Agents Eye – January 2014

13th January 2014

Is it all about finding a farm to rent for young entrants? Employment shouldn’t be overlooked for the forward thinking.

Part of my work often involves employment issues; sometimes it’s the unpleasant part, dealing with either redundancies or dismissals but more than often finding and employing people to work for us and our clients. But what amazes me is how difficult it is to find good people.

We keep hearing the TFA and NFU saying that there are no opportunities for young people to get on the farming ladder and I agree; there isn’t. If there were and it was easy, more people like me would be out farming rather than being behind a desk (although looking at the weather I’m not always sure!). With such high rents being paid, mostly in advance, and high costs per tonne/kg to grow anything, the working capital required is so significant that unless there is a wealthy guarantor behind you, the chance of getting funding from the banks is nil. Banks no longer can recognise stock and crops as collateral for lending, so unless you own some property, raising debt to take on a rented farm is extremely difficult. On top of that, you are often out gunned by the bigger larger more economic farms, which can afford the higher rents. I’ve often been told by the intuitional landlords that they will always choose young applicants over others, but from first-hand experience, it’s all talk; unsurprisingly money talks!

But why is the emphasis on always having to farm in your own name? Yes, it’s great to own your own business and make your own decisions, but starting out from a fresh is only really available to a few, often on small county council farms, which are few and far between. The New Zealand style of share farming has really never taken off in the UK and there aren’t many landlords who are willing to share in the profits and allow new entrants to get involved.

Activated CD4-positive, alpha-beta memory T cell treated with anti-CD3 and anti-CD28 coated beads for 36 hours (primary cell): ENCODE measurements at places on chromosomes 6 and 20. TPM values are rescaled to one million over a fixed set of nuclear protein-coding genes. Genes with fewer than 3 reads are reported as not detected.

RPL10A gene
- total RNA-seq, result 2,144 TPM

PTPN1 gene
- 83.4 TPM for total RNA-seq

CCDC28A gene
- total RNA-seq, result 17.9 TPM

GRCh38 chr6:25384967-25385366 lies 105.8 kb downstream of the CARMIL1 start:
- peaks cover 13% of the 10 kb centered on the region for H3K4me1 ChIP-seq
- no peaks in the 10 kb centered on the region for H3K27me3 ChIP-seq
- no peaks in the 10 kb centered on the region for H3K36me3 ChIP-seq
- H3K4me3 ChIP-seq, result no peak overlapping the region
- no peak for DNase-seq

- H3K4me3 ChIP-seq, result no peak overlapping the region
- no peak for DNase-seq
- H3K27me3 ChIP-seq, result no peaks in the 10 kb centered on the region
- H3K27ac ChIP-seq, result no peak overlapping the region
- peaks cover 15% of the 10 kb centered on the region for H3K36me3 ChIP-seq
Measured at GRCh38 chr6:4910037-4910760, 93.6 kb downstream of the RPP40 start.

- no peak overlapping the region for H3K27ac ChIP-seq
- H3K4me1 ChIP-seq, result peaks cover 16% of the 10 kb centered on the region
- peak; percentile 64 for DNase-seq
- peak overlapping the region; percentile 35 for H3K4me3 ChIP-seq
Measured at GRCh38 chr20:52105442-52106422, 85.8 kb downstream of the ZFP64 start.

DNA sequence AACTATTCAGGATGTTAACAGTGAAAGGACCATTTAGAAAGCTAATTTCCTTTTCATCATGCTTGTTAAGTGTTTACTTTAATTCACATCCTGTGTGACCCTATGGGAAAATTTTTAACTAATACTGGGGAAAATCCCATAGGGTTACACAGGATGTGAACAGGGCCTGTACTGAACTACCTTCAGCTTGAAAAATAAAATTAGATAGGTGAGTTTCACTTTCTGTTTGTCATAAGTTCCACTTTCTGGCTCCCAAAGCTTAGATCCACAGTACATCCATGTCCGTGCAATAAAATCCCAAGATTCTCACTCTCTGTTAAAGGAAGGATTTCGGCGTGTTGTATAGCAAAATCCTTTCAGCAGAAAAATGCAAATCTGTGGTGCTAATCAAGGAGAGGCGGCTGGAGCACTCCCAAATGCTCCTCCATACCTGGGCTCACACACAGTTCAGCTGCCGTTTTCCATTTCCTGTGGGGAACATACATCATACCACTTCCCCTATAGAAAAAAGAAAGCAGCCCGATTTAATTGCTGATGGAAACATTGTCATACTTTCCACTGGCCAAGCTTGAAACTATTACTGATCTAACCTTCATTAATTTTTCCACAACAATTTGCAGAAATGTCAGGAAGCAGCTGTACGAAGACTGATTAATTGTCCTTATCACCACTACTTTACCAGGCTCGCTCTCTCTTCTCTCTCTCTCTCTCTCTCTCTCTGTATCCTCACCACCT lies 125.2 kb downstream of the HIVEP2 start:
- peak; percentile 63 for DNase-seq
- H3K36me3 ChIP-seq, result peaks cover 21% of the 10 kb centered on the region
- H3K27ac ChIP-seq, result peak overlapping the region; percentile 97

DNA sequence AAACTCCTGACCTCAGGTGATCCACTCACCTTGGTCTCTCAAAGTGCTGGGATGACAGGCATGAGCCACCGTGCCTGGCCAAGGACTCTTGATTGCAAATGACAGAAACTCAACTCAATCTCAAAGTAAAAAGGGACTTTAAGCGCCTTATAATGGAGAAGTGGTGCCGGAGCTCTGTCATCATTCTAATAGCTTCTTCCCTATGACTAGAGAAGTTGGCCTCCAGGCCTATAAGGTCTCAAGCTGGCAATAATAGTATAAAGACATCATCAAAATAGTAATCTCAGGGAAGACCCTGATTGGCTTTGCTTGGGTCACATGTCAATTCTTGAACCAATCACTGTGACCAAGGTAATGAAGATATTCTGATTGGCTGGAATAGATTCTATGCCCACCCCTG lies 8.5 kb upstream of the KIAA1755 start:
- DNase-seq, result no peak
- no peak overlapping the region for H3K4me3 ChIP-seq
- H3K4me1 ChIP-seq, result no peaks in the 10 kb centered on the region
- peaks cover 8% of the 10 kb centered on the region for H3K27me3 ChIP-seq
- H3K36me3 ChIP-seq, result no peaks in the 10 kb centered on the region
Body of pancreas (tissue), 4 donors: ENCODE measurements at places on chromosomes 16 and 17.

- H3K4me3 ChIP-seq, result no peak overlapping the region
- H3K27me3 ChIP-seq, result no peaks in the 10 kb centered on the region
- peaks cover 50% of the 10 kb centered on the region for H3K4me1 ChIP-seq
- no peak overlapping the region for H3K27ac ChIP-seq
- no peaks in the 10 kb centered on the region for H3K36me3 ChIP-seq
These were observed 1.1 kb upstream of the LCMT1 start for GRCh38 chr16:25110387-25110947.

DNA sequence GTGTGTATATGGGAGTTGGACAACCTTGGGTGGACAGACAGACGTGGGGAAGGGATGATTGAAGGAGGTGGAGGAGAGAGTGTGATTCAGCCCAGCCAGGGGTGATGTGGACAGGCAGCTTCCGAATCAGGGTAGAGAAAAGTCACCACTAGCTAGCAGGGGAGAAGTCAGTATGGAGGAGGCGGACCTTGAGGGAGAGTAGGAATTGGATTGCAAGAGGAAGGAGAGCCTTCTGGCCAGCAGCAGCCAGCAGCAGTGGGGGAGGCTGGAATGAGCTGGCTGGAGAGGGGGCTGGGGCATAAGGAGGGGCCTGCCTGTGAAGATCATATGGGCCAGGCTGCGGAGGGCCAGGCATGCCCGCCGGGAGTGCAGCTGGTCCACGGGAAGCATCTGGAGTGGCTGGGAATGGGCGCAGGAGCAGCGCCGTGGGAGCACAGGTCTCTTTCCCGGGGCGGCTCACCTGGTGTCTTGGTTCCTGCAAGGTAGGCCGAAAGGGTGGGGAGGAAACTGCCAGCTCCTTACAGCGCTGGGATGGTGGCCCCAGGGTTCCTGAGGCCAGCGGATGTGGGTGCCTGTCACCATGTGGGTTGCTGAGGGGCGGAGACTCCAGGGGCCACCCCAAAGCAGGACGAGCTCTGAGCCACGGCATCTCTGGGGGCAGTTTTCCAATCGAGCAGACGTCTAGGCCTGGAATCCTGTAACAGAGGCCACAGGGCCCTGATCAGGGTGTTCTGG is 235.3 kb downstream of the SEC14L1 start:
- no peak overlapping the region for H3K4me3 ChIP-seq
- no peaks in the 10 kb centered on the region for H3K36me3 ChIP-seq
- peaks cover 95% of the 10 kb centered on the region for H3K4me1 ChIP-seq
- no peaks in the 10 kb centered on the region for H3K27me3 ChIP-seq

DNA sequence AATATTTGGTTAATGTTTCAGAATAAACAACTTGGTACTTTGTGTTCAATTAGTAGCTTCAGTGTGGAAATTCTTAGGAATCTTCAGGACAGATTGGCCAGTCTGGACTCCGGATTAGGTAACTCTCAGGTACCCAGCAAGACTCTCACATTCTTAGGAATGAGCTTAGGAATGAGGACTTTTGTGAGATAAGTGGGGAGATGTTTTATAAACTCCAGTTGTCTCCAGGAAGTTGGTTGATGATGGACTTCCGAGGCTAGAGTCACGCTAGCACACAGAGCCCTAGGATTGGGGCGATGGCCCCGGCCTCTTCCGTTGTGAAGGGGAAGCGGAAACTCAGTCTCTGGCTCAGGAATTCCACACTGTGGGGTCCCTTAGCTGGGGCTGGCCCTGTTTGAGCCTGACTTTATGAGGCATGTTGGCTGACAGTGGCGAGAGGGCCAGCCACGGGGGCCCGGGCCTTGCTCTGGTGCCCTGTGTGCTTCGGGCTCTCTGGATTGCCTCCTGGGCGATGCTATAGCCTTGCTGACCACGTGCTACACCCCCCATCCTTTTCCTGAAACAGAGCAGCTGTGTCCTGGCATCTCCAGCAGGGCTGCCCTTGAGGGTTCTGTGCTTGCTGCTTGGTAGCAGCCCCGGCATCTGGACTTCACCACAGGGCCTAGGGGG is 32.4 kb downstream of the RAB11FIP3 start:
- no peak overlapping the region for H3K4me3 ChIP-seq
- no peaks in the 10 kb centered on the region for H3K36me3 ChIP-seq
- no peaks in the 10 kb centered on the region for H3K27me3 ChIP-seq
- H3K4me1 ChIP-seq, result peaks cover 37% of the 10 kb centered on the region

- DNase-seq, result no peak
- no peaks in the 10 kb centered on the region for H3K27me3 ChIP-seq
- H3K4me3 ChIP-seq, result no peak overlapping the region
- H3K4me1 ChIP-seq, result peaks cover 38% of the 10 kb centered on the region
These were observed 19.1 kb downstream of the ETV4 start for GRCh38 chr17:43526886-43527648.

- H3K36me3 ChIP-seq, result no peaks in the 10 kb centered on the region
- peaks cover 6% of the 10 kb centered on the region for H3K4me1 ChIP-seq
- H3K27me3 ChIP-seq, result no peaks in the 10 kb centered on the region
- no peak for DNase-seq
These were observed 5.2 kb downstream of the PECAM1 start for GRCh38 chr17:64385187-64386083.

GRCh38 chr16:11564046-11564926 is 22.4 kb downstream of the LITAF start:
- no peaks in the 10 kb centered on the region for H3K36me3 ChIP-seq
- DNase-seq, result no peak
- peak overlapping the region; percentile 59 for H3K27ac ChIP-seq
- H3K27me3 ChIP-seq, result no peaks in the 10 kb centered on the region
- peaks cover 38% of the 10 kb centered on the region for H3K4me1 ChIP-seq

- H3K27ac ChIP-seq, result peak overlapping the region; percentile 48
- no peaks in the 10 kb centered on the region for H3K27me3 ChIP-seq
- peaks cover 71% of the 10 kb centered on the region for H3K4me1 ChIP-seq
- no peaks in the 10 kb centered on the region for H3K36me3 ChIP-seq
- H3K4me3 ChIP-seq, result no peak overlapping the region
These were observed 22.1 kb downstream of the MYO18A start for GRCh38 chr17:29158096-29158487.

What we have also found is that there is a need for highly skilled and forward thinking men/women to work on farms. Finding good, skilled labour is difficult, particularly on stock farms; there is a real lack of people willing to work with stock, yet many intensive large farms are crying out for good hard working people. Why is that, is it wages? I don’t think so, I think if you’re good, skilled and competent, you’re highly valuable and will be recognised for that; if you’re not being, find someone who will recognise you for what you’re worth! To be honest, the wages for a highly skilled operator, would be far more than one could earn from a county council tenanted unit.

Farming businesses must also value their employees. I think it’s important to undertake periodic reviews with your employees, understand what they enjoy, what they don’t, what they want to achieve and what you want them to achieve and ultimately how you both can work better together to achieve a more successful and profitable business.

We wish you all the best for a successful 2014.

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